Wind has transformed itself from the Cinderella of electricity generation to become the world's fastest-growing power source. In recent years, the rate of expansion has been about 30 per cent a year and by the end of 2002 some 30,000 megawatts of wind-generating capacity will have been installed worldwide. On good sites, electricity from wind is now competitive with power from new coal or nuclear plants, though not yet as cheap as gas-fired generation.
But if wind is to fulfil its promise as a leading sustainable energy source for the 21st century, many more engineers will need to be trained in the analysis, design and implementation of wind-energy systems. And this impressive new textbook from J. F. Manwell and his colleagues at the University of Massachusetts will give them, and their teachers, a great deal of the key information they need.
Beginning with the history of modern wind turbines, Manwell et al proceed to give a thorough grounding in wind characteristics and resource estimation, then explain in detail the aerodynamics, mechanics, dynamics and electrical characteristics of wind turbines. There is an excellent central section on wind turbine design, followed by chapters on control, turbine siting, system design and integration, and finally the economics and environmental aspects of wind-energy systems.
Also included is a very helpful selection of problems to allow students to test their understanding of each chapter. Solutions are available at Wiley's website (www.wiley.co.uk/windenergy), with additional data and software accessible from the authors' website at the University of Massachusetts (www.ecs.umass.edu/mie/labs/rerl/index.html).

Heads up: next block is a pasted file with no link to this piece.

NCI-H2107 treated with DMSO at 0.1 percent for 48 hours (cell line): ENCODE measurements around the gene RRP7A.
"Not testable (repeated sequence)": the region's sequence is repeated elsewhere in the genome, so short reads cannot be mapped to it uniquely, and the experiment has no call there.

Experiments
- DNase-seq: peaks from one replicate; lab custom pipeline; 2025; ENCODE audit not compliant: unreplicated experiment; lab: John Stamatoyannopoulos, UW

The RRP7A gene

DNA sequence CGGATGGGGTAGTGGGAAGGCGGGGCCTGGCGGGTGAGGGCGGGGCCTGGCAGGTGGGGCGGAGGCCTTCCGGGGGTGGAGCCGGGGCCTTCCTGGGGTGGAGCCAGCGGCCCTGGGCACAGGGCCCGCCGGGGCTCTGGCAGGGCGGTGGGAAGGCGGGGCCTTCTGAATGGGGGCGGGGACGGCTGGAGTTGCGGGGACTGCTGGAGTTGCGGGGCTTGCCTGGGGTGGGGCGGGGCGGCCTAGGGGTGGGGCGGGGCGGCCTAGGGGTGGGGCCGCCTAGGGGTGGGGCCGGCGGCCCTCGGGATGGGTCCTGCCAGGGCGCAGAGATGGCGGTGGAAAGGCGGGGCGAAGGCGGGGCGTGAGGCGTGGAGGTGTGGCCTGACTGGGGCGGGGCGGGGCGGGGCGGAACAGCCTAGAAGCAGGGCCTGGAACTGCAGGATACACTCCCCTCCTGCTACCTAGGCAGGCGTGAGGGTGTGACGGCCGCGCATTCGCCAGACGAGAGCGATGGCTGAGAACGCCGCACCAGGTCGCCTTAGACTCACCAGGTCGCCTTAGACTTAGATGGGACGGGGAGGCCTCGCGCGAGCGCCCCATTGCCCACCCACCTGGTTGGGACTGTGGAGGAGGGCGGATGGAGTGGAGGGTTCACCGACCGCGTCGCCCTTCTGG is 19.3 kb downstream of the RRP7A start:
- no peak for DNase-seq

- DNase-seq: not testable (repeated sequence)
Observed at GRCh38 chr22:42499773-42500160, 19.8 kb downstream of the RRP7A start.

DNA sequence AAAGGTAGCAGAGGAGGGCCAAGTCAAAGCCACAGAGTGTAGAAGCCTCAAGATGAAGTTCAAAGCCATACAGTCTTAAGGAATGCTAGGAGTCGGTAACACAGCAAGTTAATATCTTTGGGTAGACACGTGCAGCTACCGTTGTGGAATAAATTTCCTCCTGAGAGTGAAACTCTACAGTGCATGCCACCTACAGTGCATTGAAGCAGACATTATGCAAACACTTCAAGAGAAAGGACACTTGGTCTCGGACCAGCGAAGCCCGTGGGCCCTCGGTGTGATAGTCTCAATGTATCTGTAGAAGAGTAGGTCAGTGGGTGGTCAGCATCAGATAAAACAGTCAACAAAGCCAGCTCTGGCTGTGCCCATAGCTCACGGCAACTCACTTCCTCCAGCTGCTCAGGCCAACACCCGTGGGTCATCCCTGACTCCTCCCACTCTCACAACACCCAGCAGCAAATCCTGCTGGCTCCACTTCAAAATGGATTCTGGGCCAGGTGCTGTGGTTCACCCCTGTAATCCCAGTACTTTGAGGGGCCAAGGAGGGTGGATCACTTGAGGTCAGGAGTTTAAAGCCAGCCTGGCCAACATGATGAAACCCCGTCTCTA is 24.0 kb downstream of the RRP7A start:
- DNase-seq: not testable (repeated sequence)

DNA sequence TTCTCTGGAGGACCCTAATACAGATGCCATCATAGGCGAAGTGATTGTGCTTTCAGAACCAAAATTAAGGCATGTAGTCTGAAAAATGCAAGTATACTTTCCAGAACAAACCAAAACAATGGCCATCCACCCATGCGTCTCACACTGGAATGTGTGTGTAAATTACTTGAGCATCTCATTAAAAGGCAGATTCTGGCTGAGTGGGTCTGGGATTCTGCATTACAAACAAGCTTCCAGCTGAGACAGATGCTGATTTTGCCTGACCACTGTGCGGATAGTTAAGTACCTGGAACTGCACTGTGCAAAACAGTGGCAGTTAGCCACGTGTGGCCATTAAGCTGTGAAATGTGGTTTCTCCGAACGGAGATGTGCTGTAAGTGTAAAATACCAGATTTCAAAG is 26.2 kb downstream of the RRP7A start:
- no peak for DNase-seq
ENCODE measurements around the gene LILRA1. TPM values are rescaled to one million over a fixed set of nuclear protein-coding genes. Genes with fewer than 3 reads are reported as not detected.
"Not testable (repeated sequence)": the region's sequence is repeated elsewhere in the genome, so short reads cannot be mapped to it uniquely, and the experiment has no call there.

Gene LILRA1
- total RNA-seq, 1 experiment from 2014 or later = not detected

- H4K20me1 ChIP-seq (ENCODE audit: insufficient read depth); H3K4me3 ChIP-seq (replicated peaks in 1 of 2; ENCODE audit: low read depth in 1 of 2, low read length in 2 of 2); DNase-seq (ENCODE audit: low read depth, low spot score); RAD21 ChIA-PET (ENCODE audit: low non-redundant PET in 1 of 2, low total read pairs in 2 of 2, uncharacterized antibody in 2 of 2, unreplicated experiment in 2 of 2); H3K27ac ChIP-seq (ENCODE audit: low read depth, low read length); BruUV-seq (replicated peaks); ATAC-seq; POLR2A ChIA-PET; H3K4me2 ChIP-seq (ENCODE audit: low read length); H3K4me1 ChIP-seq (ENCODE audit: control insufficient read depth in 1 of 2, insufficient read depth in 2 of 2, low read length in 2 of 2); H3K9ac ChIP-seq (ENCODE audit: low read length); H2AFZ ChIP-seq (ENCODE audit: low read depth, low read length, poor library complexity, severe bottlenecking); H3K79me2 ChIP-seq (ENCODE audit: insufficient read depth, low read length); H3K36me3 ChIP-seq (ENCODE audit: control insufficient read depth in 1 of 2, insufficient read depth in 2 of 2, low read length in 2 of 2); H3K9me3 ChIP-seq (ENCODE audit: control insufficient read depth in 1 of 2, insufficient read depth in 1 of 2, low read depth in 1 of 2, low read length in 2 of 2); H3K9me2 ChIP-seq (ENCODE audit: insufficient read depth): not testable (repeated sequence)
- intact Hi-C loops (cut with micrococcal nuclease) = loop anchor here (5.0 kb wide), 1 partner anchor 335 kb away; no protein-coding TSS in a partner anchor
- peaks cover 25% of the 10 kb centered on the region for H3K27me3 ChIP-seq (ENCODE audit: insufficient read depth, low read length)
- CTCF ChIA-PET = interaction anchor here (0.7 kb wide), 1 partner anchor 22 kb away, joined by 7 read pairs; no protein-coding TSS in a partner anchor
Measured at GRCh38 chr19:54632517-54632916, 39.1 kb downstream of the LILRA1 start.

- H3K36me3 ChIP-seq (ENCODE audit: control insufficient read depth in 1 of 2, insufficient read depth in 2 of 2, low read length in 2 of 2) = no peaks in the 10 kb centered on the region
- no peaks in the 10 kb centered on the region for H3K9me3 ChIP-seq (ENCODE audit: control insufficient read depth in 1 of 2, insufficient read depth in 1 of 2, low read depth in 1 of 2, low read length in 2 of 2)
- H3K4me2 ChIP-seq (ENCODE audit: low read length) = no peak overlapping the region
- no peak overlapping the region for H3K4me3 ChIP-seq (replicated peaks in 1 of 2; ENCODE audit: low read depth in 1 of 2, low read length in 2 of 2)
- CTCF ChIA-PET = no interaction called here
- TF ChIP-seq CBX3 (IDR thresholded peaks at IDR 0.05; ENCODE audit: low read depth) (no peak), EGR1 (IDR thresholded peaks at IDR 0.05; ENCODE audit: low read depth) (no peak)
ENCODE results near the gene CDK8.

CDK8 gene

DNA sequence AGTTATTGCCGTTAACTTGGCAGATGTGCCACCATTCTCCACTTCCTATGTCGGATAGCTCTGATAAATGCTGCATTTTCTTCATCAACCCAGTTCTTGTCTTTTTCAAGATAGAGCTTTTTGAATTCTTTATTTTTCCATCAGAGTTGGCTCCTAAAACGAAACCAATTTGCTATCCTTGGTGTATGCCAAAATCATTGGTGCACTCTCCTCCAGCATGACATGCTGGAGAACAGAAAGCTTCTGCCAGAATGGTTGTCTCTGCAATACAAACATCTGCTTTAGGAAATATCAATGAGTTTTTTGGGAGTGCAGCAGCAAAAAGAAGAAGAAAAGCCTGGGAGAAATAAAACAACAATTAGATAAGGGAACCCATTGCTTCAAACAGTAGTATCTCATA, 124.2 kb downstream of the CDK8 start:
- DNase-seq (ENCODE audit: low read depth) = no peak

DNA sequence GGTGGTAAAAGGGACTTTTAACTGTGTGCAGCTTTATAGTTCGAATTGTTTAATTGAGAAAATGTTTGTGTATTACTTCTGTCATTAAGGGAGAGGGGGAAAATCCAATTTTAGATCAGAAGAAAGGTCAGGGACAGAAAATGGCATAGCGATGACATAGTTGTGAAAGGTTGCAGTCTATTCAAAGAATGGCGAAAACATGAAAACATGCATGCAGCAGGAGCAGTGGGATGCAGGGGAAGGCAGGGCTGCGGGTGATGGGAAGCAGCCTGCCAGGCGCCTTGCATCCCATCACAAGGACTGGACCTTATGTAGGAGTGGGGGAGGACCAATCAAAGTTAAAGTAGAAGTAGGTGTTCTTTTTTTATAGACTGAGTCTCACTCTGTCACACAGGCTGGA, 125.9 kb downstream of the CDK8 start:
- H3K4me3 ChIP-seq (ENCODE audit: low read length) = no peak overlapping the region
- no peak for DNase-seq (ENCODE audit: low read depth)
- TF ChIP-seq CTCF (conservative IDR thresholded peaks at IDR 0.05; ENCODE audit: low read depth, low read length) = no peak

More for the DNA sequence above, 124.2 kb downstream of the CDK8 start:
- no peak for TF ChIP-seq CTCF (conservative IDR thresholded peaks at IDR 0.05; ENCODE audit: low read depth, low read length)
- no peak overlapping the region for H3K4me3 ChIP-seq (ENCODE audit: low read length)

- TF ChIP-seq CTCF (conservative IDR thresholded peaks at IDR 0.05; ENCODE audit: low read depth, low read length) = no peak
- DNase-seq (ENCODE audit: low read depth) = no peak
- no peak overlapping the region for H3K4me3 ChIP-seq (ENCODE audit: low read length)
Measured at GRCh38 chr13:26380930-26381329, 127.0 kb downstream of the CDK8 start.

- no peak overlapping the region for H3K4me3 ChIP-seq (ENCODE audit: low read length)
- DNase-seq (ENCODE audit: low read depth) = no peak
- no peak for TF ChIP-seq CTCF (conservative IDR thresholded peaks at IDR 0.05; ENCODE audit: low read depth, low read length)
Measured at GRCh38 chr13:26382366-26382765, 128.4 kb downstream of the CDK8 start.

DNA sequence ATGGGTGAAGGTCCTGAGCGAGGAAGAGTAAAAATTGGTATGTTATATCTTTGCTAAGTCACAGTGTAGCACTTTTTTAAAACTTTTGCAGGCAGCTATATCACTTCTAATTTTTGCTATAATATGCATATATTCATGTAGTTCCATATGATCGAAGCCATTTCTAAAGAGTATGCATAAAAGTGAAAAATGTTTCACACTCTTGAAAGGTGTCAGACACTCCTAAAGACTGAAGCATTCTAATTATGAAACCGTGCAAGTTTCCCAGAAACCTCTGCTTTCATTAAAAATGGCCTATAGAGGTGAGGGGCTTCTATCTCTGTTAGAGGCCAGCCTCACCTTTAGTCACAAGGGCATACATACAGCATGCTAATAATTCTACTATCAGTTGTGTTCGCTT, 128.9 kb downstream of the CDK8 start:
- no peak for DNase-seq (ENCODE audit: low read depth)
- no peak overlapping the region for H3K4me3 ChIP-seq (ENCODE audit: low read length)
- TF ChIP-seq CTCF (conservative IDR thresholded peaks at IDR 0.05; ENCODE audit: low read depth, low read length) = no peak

Despite its US origins, Wind Energy Explained shows only a slight bias towards American examples. Its coverage of developments in Europe, which has now overtaken America's early lead, is good. In such a rapidly expanding field, it is inevitable that even a recent textbook such as this will include some information that is already out of date - though the use of Enron wind turbines as examples is a source more of amusement than of irritation.
Although there is a good sprinkling of equations, much of the text is accessible to non-mathematically inclined readers. Wind Energy Explained can be thoroughly recommended as a comprehensive introduction to the field for engineering students, probably at final-year undergraduate or postgraduate level, and for professional engineers who need to get up to speed quickly in this challenging new area.
Godfrey Boyle co-directs the Energy and Environment Research Unit, Open University.
Wind Energy Explained: Theory, Design and Application. First edition
Author - J. F. Manwell, J. G. McGowan and A. L. Rogers
ISBN - 0 471 49972 2
Publisher - Wiley
Price - £39.95
Pages - 577